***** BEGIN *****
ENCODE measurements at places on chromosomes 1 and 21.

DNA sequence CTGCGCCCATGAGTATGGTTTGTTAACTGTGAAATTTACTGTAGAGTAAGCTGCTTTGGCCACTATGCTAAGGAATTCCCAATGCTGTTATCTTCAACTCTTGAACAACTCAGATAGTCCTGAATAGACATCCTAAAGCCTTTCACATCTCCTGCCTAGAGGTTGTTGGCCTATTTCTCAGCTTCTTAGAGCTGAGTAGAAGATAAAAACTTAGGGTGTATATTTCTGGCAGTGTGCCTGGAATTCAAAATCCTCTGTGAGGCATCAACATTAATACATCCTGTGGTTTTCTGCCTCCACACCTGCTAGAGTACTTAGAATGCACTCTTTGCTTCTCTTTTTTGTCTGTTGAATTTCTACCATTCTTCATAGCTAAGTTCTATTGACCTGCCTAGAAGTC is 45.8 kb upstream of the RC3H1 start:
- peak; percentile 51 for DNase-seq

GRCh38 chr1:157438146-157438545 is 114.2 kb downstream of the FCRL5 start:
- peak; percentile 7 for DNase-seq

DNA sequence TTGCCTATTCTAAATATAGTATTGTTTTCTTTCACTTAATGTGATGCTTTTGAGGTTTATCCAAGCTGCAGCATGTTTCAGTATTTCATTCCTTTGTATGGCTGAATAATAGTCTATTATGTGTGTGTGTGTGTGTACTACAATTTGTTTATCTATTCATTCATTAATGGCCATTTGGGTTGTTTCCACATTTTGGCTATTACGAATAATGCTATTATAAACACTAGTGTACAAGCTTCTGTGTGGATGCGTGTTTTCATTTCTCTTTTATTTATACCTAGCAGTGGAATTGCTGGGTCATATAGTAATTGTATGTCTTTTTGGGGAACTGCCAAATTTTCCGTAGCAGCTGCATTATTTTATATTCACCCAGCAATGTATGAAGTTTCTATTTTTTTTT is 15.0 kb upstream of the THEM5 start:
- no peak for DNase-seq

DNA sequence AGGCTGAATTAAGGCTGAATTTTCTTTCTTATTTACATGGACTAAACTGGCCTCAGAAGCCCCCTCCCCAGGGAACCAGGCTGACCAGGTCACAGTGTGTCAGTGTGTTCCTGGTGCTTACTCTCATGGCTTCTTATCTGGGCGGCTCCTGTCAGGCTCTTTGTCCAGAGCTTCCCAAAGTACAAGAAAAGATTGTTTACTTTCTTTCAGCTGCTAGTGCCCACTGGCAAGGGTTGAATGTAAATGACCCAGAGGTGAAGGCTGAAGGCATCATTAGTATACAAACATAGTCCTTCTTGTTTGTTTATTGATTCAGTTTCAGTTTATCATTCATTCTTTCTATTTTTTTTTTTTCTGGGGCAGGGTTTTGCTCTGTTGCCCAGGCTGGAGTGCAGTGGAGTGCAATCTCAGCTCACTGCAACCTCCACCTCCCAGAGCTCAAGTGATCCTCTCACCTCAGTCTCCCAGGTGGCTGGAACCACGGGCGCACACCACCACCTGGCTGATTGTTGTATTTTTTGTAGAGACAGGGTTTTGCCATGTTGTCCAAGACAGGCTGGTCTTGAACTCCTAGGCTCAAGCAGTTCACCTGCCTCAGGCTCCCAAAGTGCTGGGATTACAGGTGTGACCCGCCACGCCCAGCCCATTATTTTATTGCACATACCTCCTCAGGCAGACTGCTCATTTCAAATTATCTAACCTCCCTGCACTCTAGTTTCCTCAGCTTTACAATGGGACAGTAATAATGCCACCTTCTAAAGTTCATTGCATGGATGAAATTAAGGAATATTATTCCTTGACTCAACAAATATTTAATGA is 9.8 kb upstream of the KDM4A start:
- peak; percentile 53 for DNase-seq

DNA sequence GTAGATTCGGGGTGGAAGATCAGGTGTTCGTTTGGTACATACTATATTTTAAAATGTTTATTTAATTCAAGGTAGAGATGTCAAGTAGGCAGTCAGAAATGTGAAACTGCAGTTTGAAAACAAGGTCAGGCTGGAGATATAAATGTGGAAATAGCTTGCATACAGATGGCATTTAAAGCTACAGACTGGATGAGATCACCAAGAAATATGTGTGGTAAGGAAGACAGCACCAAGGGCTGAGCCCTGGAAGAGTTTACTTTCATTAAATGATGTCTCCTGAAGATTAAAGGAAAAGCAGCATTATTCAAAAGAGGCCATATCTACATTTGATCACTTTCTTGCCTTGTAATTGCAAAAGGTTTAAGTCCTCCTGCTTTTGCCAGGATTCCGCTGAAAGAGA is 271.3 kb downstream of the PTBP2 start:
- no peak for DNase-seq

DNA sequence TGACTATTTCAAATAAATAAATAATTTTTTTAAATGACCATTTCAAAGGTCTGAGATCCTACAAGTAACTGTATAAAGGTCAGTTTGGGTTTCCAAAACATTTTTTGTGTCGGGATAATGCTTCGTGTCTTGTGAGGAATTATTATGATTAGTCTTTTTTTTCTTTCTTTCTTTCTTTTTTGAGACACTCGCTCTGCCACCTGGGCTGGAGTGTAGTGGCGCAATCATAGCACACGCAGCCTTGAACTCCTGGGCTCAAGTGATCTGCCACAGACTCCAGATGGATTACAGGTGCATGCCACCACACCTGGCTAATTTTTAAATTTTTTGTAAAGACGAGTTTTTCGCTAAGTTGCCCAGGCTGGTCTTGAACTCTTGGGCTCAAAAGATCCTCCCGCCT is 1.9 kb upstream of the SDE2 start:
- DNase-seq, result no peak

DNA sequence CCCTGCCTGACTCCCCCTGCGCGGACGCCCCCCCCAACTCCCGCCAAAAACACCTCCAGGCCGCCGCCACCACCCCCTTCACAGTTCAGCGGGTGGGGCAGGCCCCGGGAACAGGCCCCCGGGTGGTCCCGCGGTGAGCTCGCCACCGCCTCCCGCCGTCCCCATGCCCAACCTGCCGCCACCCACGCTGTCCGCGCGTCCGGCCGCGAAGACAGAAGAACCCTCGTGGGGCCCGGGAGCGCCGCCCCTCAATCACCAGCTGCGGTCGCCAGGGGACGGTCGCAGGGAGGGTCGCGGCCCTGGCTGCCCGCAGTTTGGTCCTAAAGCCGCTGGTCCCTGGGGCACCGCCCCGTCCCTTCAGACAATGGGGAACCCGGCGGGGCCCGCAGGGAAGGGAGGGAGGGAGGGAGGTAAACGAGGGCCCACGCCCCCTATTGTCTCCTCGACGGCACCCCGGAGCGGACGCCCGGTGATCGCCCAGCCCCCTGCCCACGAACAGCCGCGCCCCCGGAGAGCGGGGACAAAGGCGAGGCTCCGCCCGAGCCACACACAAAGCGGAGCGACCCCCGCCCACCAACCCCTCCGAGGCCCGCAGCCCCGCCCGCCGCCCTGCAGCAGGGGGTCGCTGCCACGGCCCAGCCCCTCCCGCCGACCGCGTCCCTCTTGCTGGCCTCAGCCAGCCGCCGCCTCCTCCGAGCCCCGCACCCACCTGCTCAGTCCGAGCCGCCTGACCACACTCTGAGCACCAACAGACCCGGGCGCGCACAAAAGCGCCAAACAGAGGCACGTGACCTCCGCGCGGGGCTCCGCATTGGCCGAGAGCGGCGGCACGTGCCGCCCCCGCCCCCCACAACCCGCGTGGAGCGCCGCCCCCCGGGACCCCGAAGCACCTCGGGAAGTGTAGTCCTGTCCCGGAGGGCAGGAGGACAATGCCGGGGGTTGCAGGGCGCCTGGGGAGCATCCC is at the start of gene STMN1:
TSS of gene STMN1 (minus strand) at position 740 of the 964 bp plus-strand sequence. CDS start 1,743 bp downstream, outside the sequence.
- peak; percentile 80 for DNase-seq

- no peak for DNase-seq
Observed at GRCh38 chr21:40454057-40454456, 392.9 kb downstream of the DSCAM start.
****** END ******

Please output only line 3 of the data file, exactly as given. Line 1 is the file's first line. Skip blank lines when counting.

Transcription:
- peak; percentile 51 for DNase-seq